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China’s Phantom Urbanization And The Pathology Of Ghost Cities

China's Phantom Urbanization And The Pathology Of Ghost Cities

University of Texas at Austin

Northwestern University - Department of Political Science

January 29, 2015

Journal of Contemporary Asia, Forthcoming


Many have remarked upon China's tendency to develop gargantuan, yet nearly empty, "ghost cities" since the turn of the millennium. Yet almost no previous scholarship examines the specific reasons why or processes through which this phenomenon has come to be. Following a thorough and critical analysis of key aspects of China's political economy that create the perverse incentives behind the excesses of its real estate boom and the growth of ghost cities, we examine two empirical case studies in detail: Kangbashi (in Ordos, Inner Mongolia) and New Beichuan (in an area of Sichuan Province devastated by a massive earthquake in 2008). We are thus able to offer both broad insights into the roots of China's phantom urbanization and a careful tracing of the specific development and effects of the pathology of ghost cities for the first time.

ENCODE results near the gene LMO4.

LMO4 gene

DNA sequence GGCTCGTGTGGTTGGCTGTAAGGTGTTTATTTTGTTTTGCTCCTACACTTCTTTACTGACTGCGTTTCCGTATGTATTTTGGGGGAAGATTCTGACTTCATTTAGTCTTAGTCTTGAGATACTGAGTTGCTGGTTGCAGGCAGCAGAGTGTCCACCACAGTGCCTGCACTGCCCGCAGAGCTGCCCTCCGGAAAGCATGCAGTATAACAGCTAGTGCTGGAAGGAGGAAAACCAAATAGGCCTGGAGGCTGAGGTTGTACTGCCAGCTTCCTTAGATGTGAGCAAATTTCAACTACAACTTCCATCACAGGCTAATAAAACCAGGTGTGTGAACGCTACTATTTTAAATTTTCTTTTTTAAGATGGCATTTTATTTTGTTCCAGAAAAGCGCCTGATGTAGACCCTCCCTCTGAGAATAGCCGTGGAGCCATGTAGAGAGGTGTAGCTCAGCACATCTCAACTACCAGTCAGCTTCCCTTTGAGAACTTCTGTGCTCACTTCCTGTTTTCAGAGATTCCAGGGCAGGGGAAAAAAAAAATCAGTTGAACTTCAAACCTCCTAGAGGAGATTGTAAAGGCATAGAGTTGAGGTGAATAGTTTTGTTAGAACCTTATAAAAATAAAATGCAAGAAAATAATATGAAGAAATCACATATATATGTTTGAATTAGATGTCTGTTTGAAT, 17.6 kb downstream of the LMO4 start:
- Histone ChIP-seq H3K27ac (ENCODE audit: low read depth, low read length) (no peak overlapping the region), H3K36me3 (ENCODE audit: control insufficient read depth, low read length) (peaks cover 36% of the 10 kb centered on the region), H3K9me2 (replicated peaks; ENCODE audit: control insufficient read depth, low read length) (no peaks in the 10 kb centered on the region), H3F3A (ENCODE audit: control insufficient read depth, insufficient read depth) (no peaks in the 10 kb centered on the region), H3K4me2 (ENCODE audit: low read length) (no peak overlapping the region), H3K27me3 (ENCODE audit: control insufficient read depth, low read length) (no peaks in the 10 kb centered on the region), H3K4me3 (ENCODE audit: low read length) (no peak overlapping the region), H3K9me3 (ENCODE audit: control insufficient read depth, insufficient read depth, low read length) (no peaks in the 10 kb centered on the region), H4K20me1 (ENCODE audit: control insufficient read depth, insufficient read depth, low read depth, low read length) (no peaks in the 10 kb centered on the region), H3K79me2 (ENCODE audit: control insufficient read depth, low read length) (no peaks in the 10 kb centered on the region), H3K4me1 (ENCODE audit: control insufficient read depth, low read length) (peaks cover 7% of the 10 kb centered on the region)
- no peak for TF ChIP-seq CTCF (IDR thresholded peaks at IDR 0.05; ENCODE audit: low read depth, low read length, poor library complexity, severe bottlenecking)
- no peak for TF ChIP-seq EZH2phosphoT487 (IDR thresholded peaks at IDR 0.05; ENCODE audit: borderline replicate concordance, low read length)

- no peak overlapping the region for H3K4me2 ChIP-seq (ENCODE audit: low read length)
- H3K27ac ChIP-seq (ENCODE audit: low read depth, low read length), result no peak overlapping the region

China's Phantom Urbanization And The Pathology Of Ghost Cities - Introduction

Today the tragedy of the Great Leap forward is repeating as the comedy of the rapid capitalist Great Leap Forward into modernization, with the old slogan ‘an iron foundry in every village’ reemerging as ‘a skyscraper on every street’ (Žižek 2011, 718).

Urban development since the mid-nineteenth century, if not before, has always been speculative, but the speculative scale of the Chinese development seems to be of an entirely different order than anything before in human history (Harvey 2013, 60).

The conventional wisdom regarding China’s urbanization...